Skip navigation
Sign up to follow your favorites on all your devices.
Sign up

Penguins sign Blueger, but expansion draft mysteries remain

Penguins sign Blueger, but expansion draft plans remain unclear

WASHINGTON, DC - APRIL 29: Teddy Blueger #53 of the Pittsburgh Penguins skates against the Washington Capitals at Capital One Arena on April 29, 2021 in Washington, DC. (Photo by Patrick Smith/Getty Images)

Getty Images

After Wednesday, it’s clear that the Penguins won’t lose Teddy Blueger to the free-agent market. We also now know the terms of Blueger’s next contract, as the Penguins confirmed it’s a two-year deal with a $2.2M AAV.

Logically speaking, signing Blueger indicates that the Penguins plan to protect him during the Seattle Kraken expansion draft. That doesn’t necessarily make it a guarantee, but it would be a strange course of actions to pull a sign-and-expose. That said, if the Penguins still exposed Blueger to the expansion draft, it’s unclear if that $2.2M price tag would scare the Kraken away. (Can you strike fear into a Kraken? Allow me to ask my neighborhood funny-haired pirate.)

Let’s quickly review Blueger, 26, for what he brings to the Penguins. Then we’ll ponder the Penguins’ possible protection plans for that looming Seattle Kraken expansion draft.

Blueger brings the defense for Penguins

If you’ve spent any time in analytics circles, you’ll know that Blueger forms a “darling” line with Zach-Aston Reese and Brandon Tanev.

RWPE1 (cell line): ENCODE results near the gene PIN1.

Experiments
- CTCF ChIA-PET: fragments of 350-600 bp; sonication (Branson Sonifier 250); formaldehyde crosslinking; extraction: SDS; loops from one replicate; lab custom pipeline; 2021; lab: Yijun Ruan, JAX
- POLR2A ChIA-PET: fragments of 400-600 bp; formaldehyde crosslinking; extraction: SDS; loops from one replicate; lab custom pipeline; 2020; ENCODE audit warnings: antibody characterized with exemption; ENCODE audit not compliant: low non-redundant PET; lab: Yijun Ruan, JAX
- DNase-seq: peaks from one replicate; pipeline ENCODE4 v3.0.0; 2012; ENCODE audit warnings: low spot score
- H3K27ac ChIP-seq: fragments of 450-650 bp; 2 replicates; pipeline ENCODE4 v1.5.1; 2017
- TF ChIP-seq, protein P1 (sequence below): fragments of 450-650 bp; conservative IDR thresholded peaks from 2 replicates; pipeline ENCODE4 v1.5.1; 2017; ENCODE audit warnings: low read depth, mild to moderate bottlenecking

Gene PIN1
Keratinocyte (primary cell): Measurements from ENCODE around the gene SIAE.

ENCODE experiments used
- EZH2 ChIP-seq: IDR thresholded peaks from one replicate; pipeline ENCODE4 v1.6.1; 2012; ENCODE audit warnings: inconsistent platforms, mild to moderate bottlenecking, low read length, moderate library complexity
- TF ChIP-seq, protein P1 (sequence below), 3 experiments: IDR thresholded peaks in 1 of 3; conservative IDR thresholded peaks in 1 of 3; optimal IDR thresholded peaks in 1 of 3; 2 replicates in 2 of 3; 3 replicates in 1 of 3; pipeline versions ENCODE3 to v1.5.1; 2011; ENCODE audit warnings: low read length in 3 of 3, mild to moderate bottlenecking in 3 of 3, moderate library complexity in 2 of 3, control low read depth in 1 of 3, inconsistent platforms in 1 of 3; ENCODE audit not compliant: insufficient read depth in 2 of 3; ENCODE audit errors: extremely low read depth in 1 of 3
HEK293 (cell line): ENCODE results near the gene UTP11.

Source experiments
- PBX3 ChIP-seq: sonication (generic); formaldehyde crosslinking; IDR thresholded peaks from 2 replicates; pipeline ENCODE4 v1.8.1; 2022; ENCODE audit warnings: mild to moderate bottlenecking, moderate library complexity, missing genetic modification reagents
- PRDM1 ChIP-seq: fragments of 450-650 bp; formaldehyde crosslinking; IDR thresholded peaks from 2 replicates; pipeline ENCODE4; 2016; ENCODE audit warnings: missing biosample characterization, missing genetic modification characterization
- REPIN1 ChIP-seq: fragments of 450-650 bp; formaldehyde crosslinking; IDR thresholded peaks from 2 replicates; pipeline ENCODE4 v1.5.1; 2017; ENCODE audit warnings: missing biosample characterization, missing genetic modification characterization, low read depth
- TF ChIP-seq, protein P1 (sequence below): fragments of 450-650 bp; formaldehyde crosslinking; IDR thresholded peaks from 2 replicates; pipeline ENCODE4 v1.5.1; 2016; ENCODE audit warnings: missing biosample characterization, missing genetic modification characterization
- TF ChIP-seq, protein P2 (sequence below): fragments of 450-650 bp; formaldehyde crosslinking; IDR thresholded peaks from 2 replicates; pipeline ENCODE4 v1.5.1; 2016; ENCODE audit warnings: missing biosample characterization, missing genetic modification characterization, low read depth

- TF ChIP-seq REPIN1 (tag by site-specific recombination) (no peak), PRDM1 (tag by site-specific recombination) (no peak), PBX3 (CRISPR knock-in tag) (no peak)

You’ll need to dig deeper than the simplest counting stats (22 points in each of the last two seasons) to see Blueger’s value.

... Although maybe the Penguins forecast more potential for offense in a heightened role?

Most realistically, the Penguins hope that Blueger continues to excel at limiting the opposition. For a cap-challenged team, $2.2M might feel a little pricey for a supporting cast member. Consider Blueger a high-quality character actor who makes the most of their scenes, though.

With Blueger signed, Penguins face some serious expansion draft protection debates

The Blueger signing only accomplishes so much when it comes to forecasting the Penguins’ expansion draft plans, though.

Again, there’s at least the outside chance that the Penguins would roll the dice and expose Blueger anyway. It just sounds rather unlikely.